Then there is a phone call Sung-mo makes to a friend (ex-girlfriend?) who is in Malaysia, voiced by Hong's partner/muse, Kim Min-hee. He asks her if he can use the song he composed for her birthday in the past to be featured in the film. He is trying to gather inspirations from everywhere.

Just like reflecting his own creative process, with In Water, Hong shows where he draws his inspirations from - the surroundings, past relationships, supportive friends, etc. But obviously, Sung-mo, a young man who is dabbling in directing for the first time, is not Hong, a seasoned filmmaker in his 60s. It ends with Sang-guk filming him walking into the sea and I burst out laughing, because that was how I ended my extremely pretentious student film that I made long ago. But at least mine was in focus!

Hong is being playful here within the margins of his minimalist aesthetics that he cultivated over the years. The film being out of focus might mean a lot of different things as I mentioned above, but knowing Hong through his films over the years, I don't think there's greater mystery, deep philosophical subtext, or puzzle box to solve in In Water. He is at a career stage where he can comfortably experiment with form, within the minimalistic confines of his filmic world. And I am loving it.

Monday, September 11, 2023

Unseen-World of Connections

Remembering Every Night (2022) - Kiyohara Remembering-03_s_N0A3551_GuamaUchida and Ai Mikami copy It's a warm spring day. A group of musicians are leisurely rehearsing while sitting in the park lawn in Tama-shi, a quiet suburb of Tokyo. A key is missing from a small Casio keyboard player, and they can't continue. They disband for the day, and this is how Yui kiyohara's quietly enchanting, Remembering Every Night starts. The main thread involves a day in the life of three different women as their lives intersect and don't. Unhurriedly, in series of long takes, Kiyohara's second feature floats in its own delicate rhythm with warmth and longing, very much like the frangrant early summer air and sound of outdoors it portrays.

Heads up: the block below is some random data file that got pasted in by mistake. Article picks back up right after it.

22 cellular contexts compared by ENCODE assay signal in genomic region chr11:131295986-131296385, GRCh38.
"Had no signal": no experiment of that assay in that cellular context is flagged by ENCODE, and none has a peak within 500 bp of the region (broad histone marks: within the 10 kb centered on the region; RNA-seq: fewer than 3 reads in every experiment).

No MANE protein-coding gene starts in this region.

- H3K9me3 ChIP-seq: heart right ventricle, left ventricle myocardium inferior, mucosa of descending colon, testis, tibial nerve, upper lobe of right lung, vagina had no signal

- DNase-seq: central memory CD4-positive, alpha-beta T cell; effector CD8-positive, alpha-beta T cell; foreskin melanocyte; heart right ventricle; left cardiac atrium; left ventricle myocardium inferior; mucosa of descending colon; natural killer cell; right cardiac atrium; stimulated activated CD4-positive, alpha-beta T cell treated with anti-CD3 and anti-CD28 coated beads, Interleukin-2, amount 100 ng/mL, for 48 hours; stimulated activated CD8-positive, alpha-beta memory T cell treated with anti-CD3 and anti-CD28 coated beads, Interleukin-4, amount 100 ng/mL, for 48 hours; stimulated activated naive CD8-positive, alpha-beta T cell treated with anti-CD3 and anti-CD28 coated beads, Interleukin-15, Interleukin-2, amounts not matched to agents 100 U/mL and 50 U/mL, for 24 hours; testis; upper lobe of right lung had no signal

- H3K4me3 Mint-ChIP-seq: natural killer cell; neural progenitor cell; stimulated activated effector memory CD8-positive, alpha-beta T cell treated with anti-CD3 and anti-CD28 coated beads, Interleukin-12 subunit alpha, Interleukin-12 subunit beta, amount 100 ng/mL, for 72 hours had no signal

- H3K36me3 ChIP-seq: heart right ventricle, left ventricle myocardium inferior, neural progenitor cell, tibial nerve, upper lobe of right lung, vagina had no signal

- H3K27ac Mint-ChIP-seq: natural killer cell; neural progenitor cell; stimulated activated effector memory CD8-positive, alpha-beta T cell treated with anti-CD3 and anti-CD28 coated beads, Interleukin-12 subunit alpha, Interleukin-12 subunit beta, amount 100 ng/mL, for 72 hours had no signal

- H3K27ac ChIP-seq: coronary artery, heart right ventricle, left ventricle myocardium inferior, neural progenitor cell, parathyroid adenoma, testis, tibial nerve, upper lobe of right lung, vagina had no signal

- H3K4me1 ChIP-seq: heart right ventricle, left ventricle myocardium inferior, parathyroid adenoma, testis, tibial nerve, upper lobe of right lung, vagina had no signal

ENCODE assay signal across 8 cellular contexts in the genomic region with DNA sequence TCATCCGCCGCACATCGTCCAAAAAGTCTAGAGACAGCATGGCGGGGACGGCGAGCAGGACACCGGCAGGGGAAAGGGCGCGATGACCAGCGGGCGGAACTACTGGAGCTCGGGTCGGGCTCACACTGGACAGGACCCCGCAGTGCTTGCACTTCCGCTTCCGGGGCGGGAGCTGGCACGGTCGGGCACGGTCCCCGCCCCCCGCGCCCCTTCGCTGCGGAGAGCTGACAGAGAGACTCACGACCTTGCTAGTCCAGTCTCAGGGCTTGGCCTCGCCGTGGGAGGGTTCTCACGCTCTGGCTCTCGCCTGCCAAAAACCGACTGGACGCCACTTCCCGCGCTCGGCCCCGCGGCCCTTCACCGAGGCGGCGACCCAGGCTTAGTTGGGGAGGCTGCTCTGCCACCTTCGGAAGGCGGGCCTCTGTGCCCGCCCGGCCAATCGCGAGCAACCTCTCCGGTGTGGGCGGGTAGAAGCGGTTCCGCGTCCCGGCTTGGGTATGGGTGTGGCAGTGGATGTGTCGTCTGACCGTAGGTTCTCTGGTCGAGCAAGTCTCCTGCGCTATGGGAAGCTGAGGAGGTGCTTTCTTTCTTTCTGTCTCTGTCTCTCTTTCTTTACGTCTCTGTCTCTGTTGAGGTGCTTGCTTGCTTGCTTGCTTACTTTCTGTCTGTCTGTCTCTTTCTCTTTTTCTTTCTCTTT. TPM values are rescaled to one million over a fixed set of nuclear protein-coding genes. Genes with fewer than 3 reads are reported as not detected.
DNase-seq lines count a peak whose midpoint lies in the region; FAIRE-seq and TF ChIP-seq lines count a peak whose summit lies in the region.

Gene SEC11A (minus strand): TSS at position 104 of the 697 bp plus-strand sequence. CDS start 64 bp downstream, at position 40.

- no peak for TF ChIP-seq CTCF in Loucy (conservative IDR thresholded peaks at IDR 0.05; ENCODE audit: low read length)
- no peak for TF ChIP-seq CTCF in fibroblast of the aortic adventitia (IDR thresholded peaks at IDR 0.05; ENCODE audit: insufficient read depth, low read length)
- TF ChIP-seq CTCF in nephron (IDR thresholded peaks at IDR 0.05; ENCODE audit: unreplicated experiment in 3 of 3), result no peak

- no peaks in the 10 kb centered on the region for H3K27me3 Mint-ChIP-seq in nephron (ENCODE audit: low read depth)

The three loosely interwoven stories meet and go separate ways naturally, complimenting each other and adding layer and texture of lived human experiences. The first thread of the story features an unnamed middle-aged, unemployed woman's (mis)adventure, getting lost. We observe the woman as she does her daily shores - getting groceries, visiting an unemployment office, looking through mails and other items. Through the conversations she engages in with others, we get her background a little and the modern Japanese society in a nutshell: she used to be a kimono dresser who was let go because of economic downturn and the loss of people's interest in traditions. This quiet, unassuming woman is quite lost (figuratively and literally) in what she wants to do - jobs that the unemployment office suggests - a salesclerk, a receptionist at a company, et cetera, don't appeal to her. While sorting through her mail, one of her neighbor's postcards announcing their move to their new home, becomes her destination for the day. But she becomes helplessly lost in an unfamiliar neighborhood soon enough.

While on her way to an wild goose chase, our middle-aged heroine encounters a couple of kids trying to get their unseen shuttlecock stuck in the tree in front of a housing complex for the elderly. She tries to get it down using the badminton racket to no avail, then she starts to climb uo the tree. The kids lose their interests and leave her on the tree. This tiny, almost insignificant scene is observed by a local gas meter reader, doing her rounds in the neighborhood. These transitions - the shift of focus, occur naturally and seamlessly in Remembering Every Night. Then, this young municipal worker is called upon by one of the elder residents of the building, being chatty while putting her laundry to dry on her balcony. An elderly resident has gone missing. Would the municipal worker be on the lookout for him? The elderly woman requests while handing her a bag full of mandarin oranges. The municipal worker soon finds the said elderly man lost in the neighborhood, mistaking other people's houses for his own. Here, Kiyohara gently addresses the nation's aging population and loneliness.